Courtesy of britishbeatlesfanclub.co.uk

The irony of the world’s most familiar rock star releasing an album titled “New” after 15 studio albums is obvious. The naming alone of ex-Beatle Paul McCartney’s latest LP might be enough to leave even the most devoted fans groaning. What could possibly be on this album that hasn’t been already heard?

But while McCartney might have one of the largest catalogs of released music of any current touring musician, with “New,” McCartney once again dodges the washed-up label, proving he still has much to offer the music world.

Immediately from the opening track, it’s clear that this will be a different kind of McCartney album. The energetic “Save Us,” recorded at an impromptu Times Square concert last month, sets Macca’s trademark songwriting against an urgent beat and gritty guitar riff. The result fittingly sets the tone for the 12-track collection.

“New” is a masterpiece of rock songwriting. What might be most impressive about McCartney’s latest release is its ability to sound modern in a changing rock music scene. Unlike many of his boomer-rock contemporaries, he shows a willingness to innovate to stay relevant. Even while retaining his classic songwriting style, the album still shelves comfortably besides the year’s biggest rock releases.

“New” sees a fearless McCartney experimenting with electronic influences; the sleek, subdued “Appreciate” features an atmospheric synth and gated, distorted drum tones that expand into a throbbing chorus. The result is a confident success that only enhances the album’s modern vibe.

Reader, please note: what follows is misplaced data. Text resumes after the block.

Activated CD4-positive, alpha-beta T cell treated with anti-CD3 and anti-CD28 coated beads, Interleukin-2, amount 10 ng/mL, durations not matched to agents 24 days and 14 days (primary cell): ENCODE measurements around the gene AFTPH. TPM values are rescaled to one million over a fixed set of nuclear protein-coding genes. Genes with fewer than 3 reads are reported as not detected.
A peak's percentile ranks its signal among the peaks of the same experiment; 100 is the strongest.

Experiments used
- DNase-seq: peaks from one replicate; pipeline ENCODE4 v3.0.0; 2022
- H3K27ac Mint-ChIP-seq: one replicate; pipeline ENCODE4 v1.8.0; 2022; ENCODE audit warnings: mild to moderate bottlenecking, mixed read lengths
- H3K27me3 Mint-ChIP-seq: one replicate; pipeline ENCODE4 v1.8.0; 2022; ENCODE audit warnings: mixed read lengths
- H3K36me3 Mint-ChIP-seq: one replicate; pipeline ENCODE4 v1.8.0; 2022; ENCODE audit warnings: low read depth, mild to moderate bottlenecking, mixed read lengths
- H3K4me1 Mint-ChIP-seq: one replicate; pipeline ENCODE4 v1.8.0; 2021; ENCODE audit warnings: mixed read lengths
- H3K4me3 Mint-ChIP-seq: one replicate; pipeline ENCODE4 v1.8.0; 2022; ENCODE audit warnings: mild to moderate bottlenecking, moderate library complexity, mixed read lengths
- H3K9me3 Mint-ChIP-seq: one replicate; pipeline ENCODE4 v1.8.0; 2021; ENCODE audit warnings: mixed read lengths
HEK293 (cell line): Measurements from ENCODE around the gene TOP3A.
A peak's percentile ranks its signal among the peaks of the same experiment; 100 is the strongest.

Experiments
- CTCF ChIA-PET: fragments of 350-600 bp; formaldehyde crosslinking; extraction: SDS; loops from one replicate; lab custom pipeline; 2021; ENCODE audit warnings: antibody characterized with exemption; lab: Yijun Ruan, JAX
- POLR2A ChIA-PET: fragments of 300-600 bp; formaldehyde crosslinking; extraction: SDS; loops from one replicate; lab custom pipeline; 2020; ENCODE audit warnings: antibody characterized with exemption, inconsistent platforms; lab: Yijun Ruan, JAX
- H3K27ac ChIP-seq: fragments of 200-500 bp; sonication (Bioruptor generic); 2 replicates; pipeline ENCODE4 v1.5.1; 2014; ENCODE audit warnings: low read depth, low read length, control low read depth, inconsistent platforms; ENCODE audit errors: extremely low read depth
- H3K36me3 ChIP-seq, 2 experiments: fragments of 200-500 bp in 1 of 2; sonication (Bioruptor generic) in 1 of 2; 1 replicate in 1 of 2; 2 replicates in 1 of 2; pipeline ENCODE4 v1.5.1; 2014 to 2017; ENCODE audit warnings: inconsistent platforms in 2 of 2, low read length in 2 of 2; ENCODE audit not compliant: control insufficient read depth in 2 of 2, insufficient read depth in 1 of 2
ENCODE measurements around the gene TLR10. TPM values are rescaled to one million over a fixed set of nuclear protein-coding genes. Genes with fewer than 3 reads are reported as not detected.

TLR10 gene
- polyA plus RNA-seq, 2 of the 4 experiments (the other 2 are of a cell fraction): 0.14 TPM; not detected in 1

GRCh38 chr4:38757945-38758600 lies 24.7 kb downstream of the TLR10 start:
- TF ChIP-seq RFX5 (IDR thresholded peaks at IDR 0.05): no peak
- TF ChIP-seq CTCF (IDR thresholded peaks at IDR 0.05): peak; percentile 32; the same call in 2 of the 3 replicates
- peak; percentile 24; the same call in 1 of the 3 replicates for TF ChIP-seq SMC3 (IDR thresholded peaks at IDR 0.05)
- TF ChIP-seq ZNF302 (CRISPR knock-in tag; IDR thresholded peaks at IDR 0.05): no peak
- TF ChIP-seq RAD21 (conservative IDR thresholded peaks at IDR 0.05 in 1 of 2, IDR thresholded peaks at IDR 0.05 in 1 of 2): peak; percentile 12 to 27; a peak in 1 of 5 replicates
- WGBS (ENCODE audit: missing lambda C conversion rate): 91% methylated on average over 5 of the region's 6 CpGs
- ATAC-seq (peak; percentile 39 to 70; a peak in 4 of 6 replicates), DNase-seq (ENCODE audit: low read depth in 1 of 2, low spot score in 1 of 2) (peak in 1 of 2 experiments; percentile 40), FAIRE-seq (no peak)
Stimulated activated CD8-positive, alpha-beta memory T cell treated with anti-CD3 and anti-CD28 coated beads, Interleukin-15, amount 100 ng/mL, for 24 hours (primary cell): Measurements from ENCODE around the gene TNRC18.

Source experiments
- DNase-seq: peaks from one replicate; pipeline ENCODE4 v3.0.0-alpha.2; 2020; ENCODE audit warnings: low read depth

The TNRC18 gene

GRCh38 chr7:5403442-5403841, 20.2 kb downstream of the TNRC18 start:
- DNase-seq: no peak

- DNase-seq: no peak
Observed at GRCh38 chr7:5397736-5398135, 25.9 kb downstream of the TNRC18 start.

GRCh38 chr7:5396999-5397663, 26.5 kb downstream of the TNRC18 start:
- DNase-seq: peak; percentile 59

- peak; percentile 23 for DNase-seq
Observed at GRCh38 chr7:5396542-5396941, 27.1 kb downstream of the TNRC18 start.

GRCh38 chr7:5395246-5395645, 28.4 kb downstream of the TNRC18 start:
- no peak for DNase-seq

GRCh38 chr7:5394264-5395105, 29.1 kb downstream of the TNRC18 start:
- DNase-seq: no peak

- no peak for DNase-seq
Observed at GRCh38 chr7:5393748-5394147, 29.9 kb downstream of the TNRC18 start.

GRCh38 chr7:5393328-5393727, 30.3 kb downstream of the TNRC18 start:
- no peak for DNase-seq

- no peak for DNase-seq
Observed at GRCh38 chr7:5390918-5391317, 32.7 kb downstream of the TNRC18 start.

After an exhaustive touring schedule and countless public appearances, it’s nothing short of a miracle that the 71-year-old still has energy to write music, not even considering the fact that the album actually stands out from his already extensive catalog.

The standout track of the bunch is “Early Days,” on which McCartney offers a tantalizing glimpse into the mind of a nostalgic Beatle as he sings of “sweet memories of friends from the past” while warning those who try to interpret the past for him that “they can’t take it from [him] if they tried.”

After watching the stage lights go out on an impressive “Out There” tour performance in Washington D.C. this July, I could notice a sense of finality spreading through the stadium. Many had been surprised to see Paul embark on another tour, and tickets were snatched up with the realization that it might be his last. After listening to “New,” however, McCartney’s intentions ring clearer than ever: He’s not hanging up the bass.

Fraumeni is a member of the class of 2017.

 

 



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